ARCHIVED: WIPO Draft Treaty on Intellectual Property in Respect of Databases

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November 7, 1996

Dr. John H. Gibbons
Assistant to the President for Science and Technology and
Director, Office of Science and Technology Policy
Old Executive Office Building
17th and Pennsylvania Avenue, N.W.
Washington, D.C. 20500

Dear Dr. Gibbons:

We are writing on behalf of the nations major library associations to express our opposition to the draft "Treaty on Intellectual Property in Respect of Databases," supported by the U.S. delegation to the World Intellectual Property Organization (WIPO) and to related efforts to advance the adoption of such a proposal. We share the concerns of the Presidents of the National Academy of Sciences, the National Academy of Engineering, and the Institute of Medicine relating to both substantive and process issues regarding the database proposal. The changes to intellectual property law which such a proposal would facilitate are so sweeping that the U.S. delegation's support for the Draft Treaty should be withdrawn until a complete and thorough national discussion of the merits and/or drawbacks of any related intellectual property proposal are carefully debated and considered.

There are a number of substantive concerns in addition to those included in the Presidents' letter. First, it is well understood that access to data is the lifeblood of science and research, indeed, to the advancement of knowledge. As a consequence, it is critically important to understand the impacts of such a proposal on the U.S. research and education communities. Although many may view the U.S. posture vis-a-vis international treaty negotiations as a strictly legal issue, this should be considered in the context of what constitutes appropriate public policy in support of all interests concerning access to information.

There is a long tradition in the United States of protecting expression but not facts. This tradition is based on an appreciation that such a policy stimulates innovations in the public and private sectors, supports the educational process, and "promote[s] the progress of Science and the Useful Arts." The progress of knowledge is furthered by the reuse of information in other works. We believe that the database proposal would undermine this tradition.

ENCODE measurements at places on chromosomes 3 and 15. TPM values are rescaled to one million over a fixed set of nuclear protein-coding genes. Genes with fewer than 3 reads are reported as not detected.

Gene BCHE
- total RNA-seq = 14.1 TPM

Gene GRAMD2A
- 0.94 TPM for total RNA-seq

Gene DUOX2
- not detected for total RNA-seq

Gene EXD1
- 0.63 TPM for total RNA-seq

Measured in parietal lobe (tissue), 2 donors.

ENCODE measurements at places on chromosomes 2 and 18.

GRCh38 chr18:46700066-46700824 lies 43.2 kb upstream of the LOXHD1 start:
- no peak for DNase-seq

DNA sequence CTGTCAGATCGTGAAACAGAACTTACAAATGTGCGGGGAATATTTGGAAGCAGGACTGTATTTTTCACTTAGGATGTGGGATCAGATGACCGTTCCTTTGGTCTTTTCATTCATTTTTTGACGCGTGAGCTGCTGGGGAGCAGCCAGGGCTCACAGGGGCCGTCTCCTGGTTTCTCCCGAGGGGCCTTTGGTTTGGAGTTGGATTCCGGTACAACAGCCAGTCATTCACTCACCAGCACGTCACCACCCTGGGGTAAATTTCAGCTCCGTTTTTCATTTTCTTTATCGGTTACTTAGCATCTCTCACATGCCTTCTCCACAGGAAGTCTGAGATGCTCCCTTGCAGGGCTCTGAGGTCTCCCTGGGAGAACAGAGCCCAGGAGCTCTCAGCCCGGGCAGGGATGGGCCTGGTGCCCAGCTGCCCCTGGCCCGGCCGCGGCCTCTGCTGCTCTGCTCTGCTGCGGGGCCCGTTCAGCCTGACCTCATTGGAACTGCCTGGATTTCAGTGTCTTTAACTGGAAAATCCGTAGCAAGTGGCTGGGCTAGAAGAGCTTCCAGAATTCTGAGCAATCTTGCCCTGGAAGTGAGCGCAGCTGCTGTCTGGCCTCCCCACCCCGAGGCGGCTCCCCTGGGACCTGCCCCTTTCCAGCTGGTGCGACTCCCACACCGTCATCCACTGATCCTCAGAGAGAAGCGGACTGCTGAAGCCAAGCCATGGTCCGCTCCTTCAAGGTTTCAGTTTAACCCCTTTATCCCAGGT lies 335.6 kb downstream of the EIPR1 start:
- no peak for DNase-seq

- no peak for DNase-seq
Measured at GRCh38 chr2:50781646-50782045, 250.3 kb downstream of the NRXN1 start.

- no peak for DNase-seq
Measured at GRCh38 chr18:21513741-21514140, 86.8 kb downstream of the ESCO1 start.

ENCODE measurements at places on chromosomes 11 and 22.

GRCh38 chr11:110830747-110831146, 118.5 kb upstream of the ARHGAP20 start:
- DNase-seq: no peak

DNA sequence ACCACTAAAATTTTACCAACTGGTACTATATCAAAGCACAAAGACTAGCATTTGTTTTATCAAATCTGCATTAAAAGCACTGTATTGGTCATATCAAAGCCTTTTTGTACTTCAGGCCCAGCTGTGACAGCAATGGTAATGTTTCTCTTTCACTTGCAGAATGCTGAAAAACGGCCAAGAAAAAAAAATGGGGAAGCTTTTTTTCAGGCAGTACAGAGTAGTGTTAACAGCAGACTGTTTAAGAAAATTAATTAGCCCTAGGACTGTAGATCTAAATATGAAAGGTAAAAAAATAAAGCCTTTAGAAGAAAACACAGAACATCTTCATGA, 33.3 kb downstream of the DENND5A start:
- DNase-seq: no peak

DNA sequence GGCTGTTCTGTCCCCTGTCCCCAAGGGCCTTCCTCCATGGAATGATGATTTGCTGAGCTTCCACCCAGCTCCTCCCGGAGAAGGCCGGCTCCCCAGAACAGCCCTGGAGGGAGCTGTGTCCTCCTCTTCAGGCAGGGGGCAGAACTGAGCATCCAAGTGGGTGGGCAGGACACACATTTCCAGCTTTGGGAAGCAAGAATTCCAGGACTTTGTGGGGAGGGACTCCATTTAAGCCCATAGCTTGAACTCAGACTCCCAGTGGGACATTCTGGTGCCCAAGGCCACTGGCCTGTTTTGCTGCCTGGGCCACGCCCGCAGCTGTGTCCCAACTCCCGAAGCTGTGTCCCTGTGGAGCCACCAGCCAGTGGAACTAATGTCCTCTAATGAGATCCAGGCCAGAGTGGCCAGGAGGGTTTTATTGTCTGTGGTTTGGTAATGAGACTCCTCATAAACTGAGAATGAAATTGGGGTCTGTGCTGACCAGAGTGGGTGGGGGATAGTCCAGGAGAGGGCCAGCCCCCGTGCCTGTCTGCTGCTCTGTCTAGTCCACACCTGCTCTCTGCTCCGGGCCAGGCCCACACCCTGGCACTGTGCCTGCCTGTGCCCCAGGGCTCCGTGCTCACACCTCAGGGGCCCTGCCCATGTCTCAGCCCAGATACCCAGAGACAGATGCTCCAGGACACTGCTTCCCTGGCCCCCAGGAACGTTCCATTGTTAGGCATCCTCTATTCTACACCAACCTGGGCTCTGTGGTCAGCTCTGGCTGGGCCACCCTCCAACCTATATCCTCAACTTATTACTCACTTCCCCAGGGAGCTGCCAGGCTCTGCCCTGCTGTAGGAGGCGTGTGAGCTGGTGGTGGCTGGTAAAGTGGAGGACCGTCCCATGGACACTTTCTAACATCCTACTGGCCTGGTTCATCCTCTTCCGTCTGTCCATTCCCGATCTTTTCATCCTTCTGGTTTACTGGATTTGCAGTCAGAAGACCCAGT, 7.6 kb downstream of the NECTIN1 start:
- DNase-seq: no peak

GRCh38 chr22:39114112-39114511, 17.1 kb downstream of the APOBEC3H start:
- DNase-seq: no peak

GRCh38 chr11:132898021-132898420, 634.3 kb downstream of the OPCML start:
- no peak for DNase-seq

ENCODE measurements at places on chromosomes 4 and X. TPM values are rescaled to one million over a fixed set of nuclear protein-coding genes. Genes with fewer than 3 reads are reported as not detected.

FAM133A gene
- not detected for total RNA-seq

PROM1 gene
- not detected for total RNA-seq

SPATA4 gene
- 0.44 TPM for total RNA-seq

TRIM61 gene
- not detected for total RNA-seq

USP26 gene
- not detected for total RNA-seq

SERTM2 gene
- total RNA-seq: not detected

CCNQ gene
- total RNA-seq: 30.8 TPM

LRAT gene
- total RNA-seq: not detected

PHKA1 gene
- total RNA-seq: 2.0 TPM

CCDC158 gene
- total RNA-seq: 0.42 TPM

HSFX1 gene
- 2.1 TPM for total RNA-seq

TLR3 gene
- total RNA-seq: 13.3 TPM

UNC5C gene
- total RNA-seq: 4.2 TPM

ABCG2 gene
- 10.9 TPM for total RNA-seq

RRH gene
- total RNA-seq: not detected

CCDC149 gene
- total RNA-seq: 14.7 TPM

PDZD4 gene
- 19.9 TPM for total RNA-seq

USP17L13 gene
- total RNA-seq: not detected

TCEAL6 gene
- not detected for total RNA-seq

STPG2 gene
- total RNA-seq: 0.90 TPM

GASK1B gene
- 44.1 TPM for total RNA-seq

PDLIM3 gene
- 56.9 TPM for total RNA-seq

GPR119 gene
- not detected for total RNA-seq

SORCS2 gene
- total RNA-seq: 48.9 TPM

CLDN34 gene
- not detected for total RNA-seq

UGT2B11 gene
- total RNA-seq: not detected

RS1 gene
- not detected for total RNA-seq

Second, it is of great concern that the database proposal is outside the scope of copyright and focuses only on economic interests. The current copyright framework balances the interests of owners, creators, and users through rights and limitations to those rights. Such exemptions include fair use, first sale, and related provisions. The Draft Treaty contains no such exemptions. In fact, in recent presentations, proponents of the database proposal have stated that inclusion of such exemptions in domestic law would jeopardize database protection by linking it to the Copyright Act. Thus the lack of inclusion of any exemptions for libraries, research, and education in H.R. 3531, "The Database Investment and Intellectual Property Antipiracy Act of 1996," ( the domestic counterpart to the U.S. proposal to WIPO) and recent statements by Information Industry Association representatives supports an extremely bleak view of how members of the academic and research community and the public will access information resources in the future.

It is important to note that there are provisions in the Draft Treaty which would permit member nations to implement national legislation which could include exceptions such as fair use. Yet neither the U.S. delegation's database proposal to WIPO (May 1996) nor H.R. 3531 contained such exceptions. Thus the combination of the lack of inclusion of these exceptions in the House bill and in the U.S. proposal, with the statements noted previously by representatives of the Information Industry Association, indicates that such exceptions in implementing legislation would not be supported, indeed would likely be opposed, by proponents of the database proposal.